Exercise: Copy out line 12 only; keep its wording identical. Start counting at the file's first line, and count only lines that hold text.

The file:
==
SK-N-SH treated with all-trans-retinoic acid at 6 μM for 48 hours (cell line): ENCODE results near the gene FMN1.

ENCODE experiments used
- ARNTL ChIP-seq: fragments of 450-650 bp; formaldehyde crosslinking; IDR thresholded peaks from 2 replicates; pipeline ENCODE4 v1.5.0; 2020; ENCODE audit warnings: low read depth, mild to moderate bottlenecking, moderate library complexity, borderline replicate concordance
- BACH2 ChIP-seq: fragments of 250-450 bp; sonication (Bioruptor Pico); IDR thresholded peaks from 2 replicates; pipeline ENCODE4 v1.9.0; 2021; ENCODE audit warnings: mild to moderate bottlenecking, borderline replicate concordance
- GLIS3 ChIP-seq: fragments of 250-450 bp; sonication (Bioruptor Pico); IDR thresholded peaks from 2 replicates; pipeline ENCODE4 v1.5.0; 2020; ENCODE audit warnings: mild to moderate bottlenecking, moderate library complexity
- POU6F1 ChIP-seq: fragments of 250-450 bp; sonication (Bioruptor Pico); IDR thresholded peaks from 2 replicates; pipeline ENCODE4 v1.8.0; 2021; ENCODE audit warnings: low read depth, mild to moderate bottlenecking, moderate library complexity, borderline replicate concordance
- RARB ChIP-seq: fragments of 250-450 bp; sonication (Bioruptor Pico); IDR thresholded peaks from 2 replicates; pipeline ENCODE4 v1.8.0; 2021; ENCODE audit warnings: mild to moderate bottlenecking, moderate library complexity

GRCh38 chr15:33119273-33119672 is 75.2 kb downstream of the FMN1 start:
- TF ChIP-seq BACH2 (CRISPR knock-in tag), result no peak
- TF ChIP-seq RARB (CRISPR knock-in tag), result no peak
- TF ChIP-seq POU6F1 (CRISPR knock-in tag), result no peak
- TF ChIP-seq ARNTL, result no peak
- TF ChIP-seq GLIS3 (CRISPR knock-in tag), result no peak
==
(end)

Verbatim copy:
- TF ChIP-seq ARNTL, result no peak